Add new image formats to MysticThumbs

Download example plugin here (Visual Studio 2008 and 2010 projects included)

How to use

Use this example project as a template to make your own.

Both Visual Studio 2008 and Visual Studio 2010 projects are both supplied for convenience.

Visual Studio Express for Desktop is available FREE from Microsoft here.

Make one plugin project for each file type. If you require different file types create new plugins for each. You register each file format extension necessary for the file format, so you can for example register multiple extensions such as JPEG has with .jpg, .jpeg etc.

The core interface that must be implemented is the IMysticThumbsPlugin interface. In this example the class CExamplePlugin implements this.

MysticThumbs can request any number of these objects so it is very important that you do not use any static variables that could cause conflicts amongst concurrent running objects. Encapsulate everything in your class.

The documentation and comments in the MysticThumbsPlugin.h header file specify all the required information that you will need to successfully implement your own plugin.

For the purposes of the example, we use the .mtp extension (which is actually the plugin extension for MysticThumbs plugins) and generate a test pattern image dynamically of the requested thumbnail size.

IMysticThumbsPlugin::GenerateImage method

This is the meat of the plugin.

In a typical plugin you will read from the passed IStream interface pointer that points to the head of the file being thumbnailed. This method parses the file and generates the thumbnail and returns the image data un-scaled. It is not usually necessary to scale your image, and you can simply read and pass the full image back, this will yield the fastest and best results. MysticThumbs and Explorer will take care of scaling appropriate to control panel and operating system requirementes. The desiredSize and flags parameters are merely hints should you require them.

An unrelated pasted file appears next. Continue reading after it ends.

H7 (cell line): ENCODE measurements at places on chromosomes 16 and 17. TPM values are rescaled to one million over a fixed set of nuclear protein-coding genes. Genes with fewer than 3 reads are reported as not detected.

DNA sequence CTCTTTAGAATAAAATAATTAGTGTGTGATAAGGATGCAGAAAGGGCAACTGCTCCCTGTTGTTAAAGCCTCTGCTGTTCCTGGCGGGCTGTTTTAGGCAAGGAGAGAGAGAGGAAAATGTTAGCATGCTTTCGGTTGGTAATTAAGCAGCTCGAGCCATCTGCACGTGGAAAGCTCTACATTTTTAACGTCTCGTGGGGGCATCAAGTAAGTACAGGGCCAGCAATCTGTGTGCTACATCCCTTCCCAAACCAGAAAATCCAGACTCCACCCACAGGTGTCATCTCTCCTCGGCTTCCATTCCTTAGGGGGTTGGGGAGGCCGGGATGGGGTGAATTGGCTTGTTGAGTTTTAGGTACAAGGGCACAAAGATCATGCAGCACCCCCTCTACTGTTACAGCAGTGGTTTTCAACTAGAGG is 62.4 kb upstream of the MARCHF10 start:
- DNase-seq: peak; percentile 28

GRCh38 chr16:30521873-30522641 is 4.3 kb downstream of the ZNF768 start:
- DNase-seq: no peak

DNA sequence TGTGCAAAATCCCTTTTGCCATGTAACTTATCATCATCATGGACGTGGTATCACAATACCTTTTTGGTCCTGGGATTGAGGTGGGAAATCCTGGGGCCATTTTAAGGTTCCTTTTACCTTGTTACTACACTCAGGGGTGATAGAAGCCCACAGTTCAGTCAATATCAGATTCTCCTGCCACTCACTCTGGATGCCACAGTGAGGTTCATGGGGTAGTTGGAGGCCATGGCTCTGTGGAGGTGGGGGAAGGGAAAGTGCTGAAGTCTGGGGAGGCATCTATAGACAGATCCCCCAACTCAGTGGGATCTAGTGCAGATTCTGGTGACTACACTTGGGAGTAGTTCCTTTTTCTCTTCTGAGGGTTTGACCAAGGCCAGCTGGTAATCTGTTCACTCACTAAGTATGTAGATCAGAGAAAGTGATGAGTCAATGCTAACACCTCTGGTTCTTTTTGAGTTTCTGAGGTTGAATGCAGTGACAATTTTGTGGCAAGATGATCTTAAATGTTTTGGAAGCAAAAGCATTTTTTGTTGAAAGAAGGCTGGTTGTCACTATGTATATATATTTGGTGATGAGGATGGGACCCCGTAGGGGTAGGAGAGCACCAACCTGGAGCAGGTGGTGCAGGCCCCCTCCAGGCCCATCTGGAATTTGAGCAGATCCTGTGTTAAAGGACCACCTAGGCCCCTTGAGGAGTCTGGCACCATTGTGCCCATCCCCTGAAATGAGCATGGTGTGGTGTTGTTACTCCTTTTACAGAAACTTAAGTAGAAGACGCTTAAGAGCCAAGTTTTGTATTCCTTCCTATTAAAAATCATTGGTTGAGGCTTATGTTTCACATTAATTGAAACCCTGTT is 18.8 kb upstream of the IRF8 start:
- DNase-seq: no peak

If however, you are generating a thumbnail of an abstract nature, say for example a sound waveform similar to the existing .wav format produces, then your image could be of any arbitary size, and the desiredSize parameter can be used to determine the best size to render to.

The desiredSize parameter represents the size of the thumbnail that Explorer is requesting at the time, this could be for example 32, 48, 96, 256 or even very large if requesting for QuickView purposes. It is the width in pixels of the requested thumbnail.
The flags parameter gives you hints as to what the control panel settings are for your file extension, such as transparency, embedded thumbnail and scaling settings. This may be expanded upon in future releases.


Ensure you build for both x86 and x64 platforms. The example project already has the required projects set up and ready to modify.

The x86 plugin should end with 32.mtp and the x64 plugin should end with 64.mtp, for example ExamplePlugin32.mtp and ExamplePlugin64.mtp.

Place both these files in a plugins folder in the MysticThumbs install directory, eg. "C:\Program Files\MysticCoder\MysticThumbs\plugins\ExamplePlugin32.mtp"

Restart Explorer and they will be automatically loaded by MysticThumbs.

Register the plugin in the MysticThumbs control panel. Use the "Plugins" button, where you can register and unregister plugins. Register will install the required Explorer hooks for the file extensions assigned to the plugin and Unregister will remove the hooks.


If the plugin loads successfully you will find it in the MysticThumbs control panel under an entry corresponding to the name you return in the method IMysticThumbsPlugin::GetName().
You can now use it just as you would any other natively supported file format with all the benefits of the control panel options.

To test the example plugin

Test thumbnail

Now modify the test project to suit your needs and file formats and see your images with all the MysticThumbs thumbnail configuration options available for your file format.